Ardnacross, South

One upright and two fallen slabs. View from the north west.

A single stone row measuring 10.8m long, including two large recumbent slabs and a single upright orthostat standing 2.55m high situated on a pronounced south east facing terrace with extensive views of the Sound of Mull. The row is orientated NNE to SSW and stands in an area with broadly contemporary cairns, a stone-lined pit and another stone row. Excavation revealed that the row had been erected in an area that had previously been ploughed and subsequently burnt. The southern stone had been deliberately toppled into a prepared pit. This may indicate ritual closure.


Scotland     Mull     Argyll & Isles     NM 54190 49135     Lat 56.569618   Long -6.00306

Map showing the location of Ardnacross, South stone row.

Plan of the stone rows at Ardnacross. Original surveyed at 1:200 by Sandy Gerrard.


Type: Single Length: 10.8m
No. of stones: 3 Size of stones: Only large
Tallest stone: 2.55m Shortest stone:  –
Orientation: 32° Altitude: 75m
Upper end: – Lower end: –
Straight (Yes or No)  : Yes Sea View: Yes
Context:  Cairns and stone alignment
Notes: Excavation revealed that the row was erected in an area that had previously been ploughed and subsequently burnt. It was unclear whether the burning had been caused by swaling or pyres. The row slabs were placed in sockets and held upright by stone packing. Only the southern stone was excavated but this had clearly been deliberately toppled into a prepared pit. This may indicate ritual closure similar to that identifiued in Bronze Age houses in SW England. It is assumed that the northern recumbent stone suffered the same fate and the central stone was retained for a new purpose.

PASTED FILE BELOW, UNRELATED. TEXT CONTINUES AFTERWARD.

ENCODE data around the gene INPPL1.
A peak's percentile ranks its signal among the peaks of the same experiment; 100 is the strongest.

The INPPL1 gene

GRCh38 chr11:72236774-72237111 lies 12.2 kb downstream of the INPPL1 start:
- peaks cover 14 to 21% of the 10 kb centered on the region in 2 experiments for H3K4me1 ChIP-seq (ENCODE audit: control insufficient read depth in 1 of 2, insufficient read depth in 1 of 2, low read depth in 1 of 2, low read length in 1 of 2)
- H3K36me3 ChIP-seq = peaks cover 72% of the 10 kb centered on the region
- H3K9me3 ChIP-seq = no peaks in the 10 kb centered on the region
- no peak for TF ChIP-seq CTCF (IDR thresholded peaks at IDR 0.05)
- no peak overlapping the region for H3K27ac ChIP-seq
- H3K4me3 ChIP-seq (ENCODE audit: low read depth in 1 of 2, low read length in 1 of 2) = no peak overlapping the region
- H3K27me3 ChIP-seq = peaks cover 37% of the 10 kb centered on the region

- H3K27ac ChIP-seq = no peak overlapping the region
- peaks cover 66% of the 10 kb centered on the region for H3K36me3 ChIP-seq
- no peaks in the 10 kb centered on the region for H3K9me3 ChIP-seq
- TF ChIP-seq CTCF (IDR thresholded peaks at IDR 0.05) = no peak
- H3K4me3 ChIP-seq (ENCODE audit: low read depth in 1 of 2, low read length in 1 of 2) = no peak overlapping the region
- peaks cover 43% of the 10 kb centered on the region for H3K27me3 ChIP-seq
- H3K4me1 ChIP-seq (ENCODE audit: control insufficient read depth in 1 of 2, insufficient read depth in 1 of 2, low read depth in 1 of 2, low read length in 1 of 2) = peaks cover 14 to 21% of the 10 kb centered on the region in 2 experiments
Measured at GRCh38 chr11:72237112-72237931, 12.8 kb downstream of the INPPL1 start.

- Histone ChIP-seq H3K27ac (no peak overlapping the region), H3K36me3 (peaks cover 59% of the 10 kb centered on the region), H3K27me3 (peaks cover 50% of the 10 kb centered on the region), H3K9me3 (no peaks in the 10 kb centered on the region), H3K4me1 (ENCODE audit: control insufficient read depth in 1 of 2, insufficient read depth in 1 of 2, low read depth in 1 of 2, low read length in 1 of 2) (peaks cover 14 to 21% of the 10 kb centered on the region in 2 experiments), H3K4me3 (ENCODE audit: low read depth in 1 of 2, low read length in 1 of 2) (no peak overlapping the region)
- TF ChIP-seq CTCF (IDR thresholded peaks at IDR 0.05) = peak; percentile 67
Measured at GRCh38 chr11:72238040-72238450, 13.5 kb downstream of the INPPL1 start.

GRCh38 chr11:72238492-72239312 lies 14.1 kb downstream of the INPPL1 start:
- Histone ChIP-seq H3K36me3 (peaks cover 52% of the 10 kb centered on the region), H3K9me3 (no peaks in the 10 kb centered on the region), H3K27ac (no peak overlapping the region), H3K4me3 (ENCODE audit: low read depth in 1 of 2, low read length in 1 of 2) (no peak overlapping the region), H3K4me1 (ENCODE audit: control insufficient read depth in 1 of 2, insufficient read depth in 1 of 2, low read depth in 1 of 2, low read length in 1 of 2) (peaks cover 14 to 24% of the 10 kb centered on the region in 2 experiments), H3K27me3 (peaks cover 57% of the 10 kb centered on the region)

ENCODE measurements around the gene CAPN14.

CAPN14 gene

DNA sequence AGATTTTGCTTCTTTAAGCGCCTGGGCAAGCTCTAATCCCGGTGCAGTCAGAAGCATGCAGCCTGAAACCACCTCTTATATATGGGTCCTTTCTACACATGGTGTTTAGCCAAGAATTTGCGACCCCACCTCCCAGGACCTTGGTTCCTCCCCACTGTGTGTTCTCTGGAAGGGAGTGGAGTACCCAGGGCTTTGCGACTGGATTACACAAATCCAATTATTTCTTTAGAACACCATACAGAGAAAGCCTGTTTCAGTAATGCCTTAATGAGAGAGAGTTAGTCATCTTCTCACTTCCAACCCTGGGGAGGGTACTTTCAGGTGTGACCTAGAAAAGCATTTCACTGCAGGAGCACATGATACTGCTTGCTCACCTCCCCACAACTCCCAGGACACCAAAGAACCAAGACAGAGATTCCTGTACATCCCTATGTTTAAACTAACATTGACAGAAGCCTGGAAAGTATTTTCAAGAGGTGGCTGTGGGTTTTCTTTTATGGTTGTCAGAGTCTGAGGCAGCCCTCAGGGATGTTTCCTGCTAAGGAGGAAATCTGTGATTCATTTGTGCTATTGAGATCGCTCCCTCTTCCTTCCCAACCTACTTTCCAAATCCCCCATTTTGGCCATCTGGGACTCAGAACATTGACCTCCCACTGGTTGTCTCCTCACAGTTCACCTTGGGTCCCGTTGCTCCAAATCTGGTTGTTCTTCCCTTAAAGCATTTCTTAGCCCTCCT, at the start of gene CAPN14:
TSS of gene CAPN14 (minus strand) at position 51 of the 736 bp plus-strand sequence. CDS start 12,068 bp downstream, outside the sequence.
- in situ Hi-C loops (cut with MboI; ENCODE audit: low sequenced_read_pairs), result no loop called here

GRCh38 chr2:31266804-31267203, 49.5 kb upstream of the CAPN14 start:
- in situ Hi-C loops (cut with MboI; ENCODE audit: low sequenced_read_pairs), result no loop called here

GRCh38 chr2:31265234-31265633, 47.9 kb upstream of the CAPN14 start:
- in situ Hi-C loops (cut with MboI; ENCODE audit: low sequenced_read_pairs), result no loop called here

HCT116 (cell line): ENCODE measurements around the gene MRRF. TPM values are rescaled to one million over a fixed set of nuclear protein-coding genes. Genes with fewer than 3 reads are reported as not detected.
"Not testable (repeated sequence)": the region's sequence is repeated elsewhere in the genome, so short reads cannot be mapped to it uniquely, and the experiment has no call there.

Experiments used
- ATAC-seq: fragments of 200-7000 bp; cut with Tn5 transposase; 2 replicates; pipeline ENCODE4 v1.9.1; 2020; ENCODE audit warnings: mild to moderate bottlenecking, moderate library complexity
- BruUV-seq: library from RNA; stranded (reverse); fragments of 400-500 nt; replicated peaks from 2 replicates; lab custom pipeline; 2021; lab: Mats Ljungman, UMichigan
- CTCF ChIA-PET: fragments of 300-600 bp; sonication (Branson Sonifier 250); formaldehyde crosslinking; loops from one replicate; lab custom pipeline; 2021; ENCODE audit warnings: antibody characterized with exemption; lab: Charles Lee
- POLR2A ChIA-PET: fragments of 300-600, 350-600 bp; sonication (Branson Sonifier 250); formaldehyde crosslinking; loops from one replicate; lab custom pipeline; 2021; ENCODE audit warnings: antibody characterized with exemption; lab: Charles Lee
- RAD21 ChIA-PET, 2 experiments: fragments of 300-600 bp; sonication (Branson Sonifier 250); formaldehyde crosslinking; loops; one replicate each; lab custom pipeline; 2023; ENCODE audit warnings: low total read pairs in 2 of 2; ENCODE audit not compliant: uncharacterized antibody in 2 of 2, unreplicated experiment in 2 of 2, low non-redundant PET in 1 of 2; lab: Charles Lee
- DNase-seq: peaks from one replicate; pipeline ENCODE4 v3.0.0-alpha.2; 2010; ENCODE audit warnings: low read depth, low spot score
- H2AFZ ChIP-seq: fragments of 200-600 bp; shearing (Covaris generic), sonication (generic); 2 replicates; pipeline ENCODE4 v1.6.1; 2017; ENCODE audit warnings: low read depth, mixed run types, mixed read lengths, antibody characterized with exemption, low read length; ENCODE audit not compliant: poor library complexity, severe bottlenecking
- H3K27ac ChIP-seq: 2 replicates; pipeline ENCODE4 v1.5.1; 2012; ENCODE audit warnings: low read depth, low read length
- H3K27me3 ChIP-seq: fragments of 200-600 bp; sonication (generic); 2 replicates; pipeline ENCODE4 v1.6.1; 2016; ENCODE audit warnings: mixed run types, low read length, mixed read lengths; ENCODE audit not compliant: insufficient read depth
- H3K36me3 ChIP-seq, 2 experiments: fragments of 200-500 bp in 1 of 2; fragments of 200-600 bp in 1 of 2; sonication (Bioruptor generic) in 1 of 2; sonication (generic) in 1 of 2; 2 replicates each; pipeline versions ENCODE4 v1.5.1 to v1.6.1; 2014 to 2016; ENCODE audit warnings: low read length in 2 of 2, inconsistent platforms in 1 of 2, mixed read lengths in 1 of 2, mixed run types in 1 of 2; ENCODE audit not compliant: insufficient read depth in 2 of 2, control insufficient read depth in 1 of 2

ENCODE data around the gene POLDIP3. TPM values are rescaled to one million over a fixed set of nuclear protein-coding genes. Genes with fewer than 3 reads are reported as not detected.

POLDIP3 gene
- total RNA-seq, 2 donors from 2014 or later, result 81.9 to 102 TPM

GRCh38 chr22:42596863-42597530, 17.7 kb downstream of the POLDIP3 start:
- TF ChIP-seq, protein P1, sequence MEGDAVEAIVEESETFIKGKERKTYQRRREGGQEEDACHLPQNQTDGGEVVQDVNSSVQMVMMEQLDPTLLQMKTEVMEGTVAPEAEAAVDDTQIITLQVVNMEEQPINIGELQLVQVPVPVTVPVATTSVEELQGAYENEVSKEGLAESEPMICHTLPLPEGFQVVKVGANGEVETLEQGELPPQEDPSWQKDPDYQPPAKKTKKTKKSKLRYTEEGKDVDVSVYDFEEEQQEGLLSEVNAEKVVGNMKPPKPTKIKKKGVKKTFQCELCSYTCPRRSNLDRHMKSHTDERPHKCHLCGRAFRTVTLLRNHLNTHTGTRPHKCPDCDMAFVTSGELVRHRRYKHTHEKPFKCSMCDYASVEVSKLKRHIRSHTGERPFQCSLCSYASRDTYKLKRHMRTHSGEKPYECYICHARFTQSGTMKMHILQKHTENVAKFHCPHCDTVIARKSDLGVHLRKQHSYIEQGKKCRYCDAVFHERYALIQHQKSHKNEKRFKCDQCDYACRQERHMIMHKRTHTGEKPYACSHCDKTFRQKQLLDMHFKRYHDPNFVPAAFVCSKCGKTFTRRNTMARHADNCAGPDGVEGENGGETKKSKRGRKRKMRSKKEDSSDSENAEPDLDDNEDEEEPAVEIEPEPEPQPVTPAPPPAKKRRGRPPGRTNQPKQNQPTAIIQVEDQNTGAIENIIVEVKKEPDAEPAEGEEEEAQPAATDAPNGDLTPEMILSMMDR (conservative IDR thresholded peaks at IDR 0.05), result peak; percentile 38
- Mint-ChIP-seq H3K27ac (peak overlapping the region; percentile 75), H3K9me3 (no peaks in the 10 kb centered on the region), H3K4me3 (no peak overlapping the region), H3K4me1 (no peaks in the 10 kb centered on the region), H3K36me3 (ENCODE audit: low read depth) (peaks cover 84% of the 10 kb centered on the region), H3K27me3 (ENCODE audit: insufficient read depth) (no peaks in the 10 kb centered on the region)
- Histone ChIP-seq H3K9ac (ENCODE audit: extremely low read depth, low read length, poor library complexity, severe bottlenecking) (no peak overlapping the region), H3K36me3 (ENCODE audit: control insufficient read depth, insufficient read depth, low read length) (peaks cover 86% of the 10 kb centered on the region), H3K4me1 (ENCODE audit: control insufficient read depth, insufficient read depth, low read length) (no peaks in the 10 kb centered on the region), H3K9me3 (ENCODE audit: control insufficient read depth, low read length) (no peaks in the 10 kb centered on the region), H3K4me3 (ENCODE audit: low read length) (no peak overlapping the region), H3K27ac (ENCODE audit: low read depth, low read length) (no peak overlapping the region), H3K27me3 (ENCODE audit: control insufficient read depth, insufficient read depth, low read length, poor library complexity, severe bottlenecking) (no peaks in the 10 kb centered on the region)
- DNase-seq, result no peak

Other Information

Public Access:  Yes
Land Status: –
Scheduled Ancient Monument: Yes


Category: Plausible. No doubts have been expressed regarding the prehistoric interpretion of this row.


This stone row is of Type S2. Information on this form of stone row and other rows of this type is available here.


South Ardnacross row in the foreground with cairns and second row in the background. The near slab was deliberately felled into a specially prepared pit. View from the south east. 

Looking NNE along the row.

Kerbed cairn and upright stone forming part of the row.

Cairns in the foreground and the row beyond. View from north west.

Kerbed cairn next to the stone row. View from the north.

Row and cairns. View from north west.

Access Information

Parking available at NM 54770 48758 and access from the highway at NM 54592 49183. Follow track to NM 54523 49119 then head up the hill to the row.

Online Resources 

Megalithic Portal     Modern Antiquarian     Canmore     Excavation Report     Ardnacross Farm

Mull History and Archaeological Society     Vernianera     Stones of Wonder

Other References

Burl, A., 1993, From Carnac to Callanish – The prehistoric rows and avenues of Britain, Ireland and Brittany, Yale University Press, New York and London, pg. 223.

Cregeen, E R., 1958c, ‘Ardnacross,Mull’, Discovery Excav. Scot,7-8.

Martlew, R. & Ruggles, C., 1990, ‘Ardnacross (Kilninian & Kilmore parish), stone rows, cairns’, Discovery Excav Scot, 32.

Martlew R. & Ruggles, C., 1991, Ardnacross, Mull (Kilninian & Kilmore parish): stone rows, cairns’, Discovery Excav Scot, 52.

Martlew, R.D. & Ruggles, C. L. N., 1996, ‘Ritual and Landscape on the West Coast of Scotland: an Investigation of the Stone Rows of Northern Mull’, Proc. Prehist. Soc., vol. 62,125-129.

Ritchie, G. & Harman, M., 1996, Argyll and the Western Isles, Exploring Scotland’s Heritage series, ed. by Anna Ritchie, Edinburgh, pg. 33.

Ritchie, G., 1997d, Monuments associated with burial and ritual in Argyll’, in Ritchie, G, The archaeology of Argyll. Edinburgh, pgs. 71-72.

RCAHMS, 1980a, The Royal Commission on the Ancient and Historical Monuments of Scotland. Argyll: an inventory of the monuments volume 3: Mull, Tiree, Coll and Northern Argyll (excluding the early medieval and later monuments of Iona), 50.

Ruggles, C.L.N., 1999, Astronomy in prehistoric Britain and Ireland, Yale University Press, New Haven and London, 197.


VISITED:- 4th June 2016

FIRST PUBLISHED:- 2nd February 2016

LAST UPDATED:- 15th March 2019


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